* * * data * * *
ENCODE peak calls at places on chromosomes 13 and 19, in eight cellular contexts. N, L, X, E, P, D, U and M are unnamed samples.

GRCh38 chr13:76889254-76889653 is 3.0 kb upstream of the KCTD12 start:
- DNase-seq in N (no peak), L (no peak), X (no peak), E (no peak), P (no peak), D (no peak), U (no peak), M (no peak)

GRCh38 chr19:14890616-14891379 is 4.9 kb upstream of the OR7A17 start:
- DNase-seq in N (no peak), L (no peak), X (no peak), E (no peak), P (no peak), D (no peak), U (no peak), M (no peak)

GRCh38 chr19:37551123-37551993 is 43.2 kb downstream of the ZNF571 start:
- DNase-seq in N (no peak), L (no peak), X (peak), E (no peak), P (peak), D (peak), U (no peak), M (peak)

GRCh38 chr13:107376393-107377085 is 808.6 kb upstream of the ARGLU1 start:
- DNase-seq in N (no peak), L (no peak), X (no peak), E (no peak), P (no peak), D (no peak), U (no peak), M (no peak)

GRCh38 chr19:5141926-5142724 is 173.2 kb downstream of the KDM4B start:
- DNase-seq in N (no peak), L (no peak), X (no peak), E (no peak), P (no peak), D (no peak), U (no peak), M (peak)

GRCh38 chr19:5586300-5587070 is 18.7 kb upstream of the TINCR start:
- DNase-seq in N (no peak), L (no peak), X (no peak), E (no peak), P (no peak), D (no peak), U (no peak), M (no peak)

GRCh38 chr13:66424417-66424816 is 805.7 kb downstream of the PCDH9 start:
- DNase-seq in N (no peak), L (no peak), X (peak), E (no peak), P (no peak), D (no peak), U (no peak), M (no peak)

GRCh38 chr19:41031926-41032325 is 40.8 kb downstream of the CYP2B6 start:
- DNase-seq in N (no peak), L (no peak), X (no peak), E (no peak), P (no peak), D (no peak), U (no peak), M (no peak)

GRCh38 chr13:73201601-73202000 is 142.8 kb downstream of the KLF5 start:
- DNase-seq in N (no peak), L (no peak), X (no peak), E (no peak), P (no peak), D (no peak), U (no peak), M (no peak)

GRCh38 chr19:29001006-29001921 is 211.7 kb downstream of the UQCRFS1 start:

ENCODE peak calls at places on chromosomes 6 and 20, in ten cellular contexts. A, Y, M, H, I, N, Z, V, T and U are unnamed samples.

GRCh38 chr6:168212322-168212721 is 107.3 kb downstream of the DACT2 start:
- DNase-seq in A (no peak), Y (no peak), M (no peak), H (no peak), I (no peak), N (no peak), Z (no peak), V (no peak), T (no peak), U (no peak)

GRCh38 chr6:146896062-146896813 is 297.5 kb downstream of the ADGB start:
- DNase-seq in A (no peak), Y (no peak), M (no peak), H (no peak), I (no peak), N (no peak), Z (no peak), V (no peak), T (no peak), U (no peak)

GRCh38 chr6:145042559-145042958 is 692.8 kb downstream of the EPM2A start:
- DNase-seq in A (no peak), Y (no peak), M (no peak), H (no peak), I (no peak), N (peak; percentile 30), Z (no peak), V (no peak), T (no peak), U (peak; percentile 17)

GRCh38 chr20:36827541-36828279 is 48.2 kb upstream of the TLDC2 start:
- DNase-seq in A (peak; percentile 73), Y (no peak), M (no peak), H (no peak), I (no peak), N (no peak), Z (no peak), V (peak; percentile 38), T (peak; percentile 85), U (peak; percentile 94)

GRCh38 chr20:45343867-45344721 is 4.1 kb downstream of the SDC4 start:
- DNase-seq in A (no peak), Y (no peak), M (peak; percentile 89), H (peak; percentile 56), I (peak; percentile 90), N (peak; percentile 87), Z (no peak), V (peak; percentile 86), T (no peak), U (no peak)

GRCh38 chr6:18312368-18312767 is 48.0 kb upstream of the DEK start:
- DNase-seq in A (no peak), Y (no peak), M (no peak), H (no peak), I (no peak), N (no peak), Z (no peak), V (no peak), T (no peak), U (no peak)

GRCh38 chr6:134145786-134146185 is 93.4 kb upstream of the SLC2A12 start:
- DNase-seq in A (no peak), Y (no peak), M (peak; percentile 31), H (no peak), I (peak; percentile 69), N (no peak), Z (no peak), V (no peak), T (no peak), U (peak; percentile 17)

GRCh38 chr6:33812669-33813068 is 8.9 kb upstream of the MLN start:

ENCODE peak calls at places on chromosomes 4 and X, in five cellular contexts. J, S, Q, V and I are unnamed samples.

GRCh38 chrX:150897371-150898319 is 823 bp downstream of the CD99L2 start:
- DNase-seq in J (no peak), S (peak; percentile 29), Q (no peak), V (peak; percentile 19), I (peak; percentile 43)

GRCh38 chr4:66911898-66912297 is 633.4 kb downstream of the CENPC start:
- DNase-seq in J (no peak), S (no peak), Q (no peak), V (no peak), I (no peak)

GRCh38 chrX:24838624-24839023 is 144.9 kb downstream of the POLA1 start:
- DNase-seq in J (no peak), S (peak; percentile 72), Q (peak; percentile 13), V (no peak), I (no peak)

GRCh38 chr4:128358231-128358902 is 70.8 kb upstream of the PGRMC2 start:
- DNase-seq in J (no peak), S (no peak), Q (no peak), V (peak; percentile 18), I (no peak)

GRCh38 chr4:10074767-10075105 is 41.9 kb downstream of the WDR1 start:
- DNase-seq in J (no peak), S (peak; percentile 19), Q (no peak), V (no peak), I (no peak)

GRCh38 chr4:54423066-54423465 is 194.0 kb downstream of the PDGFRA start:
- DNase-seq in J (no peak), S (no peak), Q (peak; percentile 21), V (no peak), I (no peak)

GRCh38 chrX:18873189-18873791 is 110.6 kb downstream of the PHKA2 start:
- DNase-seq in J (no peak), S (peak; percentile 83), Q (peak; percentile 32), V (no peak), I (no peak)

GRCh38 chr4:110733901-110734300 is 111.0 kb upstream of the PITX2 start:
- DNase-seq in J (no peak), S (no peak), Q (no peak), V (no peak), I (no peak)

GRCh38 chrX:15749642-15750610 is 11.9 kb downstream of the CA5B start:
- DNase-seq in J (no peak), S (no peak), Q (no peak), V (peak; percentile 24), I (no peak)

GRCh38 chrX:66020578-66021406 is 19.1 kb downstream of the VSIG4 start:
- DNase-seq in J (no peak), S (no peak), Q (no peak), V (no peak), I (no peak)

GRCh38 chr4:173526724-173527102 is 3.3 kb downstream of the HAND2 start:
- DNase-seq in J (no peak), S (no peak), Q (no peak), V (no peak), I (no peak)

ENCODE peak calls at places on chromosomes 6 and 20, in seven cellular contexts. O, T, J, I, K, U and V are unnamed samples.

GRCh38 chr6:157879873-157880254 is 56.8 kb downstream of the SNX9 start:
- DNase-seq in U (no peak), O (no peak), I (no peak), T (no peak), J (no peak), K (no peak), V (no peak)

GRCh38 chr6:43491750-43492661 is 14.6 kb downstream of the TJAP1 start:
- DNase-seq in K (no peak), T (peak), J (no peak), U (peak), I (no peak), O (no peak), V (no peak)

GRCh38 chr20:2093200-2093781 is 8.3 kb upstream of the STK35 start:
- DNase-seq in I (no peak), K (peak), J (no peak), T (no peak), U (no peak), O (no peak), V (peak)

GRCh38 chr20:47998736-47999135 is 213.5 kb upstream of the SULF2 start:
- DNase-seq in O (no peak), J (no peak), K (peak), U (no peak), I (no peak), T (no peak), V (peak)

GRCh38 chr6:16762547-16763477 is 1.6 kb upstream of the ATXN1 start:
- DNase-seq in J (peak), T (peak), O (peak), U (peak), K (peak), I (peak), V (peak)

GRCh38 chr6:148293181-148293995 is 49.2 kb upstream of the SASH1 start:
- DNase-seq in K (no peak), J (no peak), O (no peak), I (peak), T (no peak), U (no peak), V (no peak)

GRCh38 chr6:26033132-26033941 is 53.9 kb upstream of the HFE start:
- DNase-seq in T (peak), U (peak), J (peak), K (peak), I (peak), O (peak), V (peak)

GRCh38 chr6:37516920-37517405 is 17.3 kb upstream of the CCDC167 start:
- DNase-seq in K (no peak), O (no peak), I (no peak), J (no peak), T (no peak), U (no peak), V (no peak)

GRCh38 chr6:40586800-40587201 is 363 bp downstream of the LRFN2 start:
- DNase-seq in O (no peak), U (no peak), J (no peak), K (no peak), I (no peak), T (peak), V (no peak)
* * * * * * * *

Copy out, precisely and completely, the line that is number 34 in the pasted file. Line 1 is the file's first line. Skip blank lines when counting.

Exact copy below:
GRCh38 chr6:134145786-134146185 is 93.4 kb upstream of the SLC2A12 start: